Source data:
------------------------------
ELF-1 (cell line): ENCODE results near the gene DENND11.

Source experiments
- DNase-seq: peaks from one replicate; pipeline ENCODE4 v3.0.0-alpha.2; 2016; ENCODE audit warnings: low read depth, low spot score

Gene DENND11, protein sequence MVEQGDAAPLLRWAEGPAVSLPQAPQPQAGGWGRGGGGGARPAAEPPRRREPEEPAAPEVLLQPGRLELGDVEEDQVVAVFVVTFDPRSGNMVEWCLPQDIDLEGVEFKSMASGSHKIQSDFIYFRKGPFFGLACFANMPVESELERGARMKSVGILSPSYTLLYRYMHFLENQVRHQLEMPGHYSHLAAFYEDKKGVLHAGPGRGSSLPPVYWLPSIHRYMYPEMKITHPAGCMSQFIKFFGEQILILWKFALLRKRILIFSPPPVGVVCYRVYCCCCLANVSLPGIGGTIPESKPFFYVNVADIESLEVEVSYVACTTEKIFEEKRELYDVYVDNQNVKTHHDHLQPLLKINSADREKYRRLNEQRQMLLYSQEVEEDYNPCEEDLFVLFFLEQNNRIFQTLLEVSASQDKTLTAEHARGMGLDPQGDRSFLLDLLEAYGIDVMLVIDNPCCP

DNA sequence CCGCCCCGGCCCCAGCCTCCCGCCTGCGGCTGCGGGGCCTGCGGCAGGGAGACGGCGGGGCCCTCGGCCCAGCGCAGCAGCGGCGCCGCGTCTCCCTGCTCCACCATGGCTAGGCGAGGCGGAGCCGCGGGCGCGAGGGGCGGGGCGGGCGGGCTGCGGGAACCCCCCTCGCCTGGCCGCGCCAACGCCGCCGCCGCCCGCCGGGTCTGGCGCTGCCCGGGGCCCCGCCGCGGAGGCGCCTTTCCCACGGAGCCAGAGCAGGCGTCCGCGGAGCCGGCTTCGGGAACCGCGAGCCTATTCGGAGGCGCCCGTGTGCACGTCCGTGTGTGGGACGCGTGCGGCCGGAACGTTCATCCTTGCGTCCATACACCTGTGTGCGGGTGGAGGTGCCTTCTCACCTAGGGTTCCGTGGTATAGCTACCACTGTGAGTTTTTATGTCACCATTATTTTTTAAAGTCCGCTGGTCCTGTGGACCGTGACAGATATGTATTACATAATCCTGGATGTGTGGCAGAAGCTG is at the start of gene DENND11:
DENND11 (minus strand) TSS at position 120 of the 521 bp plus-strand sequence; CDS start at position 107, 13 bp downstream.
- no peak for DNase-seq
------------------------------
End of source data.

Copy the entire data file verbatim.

ELF-1 (cell line): ENCODE results near the gene DENND11.

Source experiments
- DNase-seq: peaks from one replicate; pipeline ENCODE4 v3.0.0-alpha.2; 2016; ENCODE audit warnings: low read depth, low spot score

Gene DENND11, protein sequence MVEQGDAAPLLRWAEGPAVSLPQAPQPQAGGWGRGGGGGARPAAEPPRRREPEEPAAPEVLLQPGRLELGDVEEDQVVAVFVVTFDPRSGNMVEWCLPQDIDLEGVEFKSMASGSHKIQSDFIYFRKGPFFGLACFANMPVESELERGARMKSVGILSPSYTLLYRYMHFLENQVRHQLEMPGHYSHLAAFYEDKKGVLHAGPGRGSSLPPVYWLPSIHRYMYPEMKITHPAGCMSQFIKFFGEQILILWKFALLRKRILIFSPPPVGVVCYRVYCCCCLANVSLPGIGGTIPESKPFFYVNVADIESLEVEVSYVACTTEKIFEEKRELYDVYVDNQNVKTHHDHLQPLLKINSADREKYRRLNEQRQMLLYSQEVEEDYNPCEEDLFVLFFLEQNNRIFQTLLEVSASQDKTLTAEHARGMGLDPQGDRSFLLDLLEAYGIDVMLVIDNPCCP

DNA sequence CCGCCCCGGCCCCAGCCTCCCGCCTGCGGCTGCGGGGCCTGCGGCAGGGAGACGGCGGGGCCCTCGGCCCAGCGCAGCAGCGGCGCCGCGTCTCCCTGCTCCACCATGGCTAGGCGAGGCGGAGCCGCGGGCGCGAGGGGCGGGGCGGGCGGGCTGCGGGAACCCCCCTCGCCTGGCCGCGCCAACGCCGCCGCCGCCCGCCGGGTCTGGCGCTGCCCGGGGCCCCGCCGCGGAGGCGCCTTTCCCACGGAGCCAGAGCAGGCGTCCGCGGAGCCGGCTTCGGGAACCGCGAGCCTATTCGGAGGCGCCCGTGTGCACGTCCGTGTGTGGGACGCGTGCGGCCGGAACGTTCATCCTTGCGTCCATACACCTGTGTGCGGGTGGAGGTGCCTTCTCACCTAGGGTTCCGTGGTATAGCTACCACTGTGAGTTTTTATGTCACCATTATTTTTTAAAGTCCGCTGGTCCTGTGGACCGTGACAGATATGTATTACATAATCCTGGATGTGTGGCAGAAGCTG is at the start of gene DENND11:
DENND11 (minus strand) TSS at position 120 of the 521 bp plus-strand sequence; CDS start at position 107, 13 bp downstream.
- no peak for DNase-seq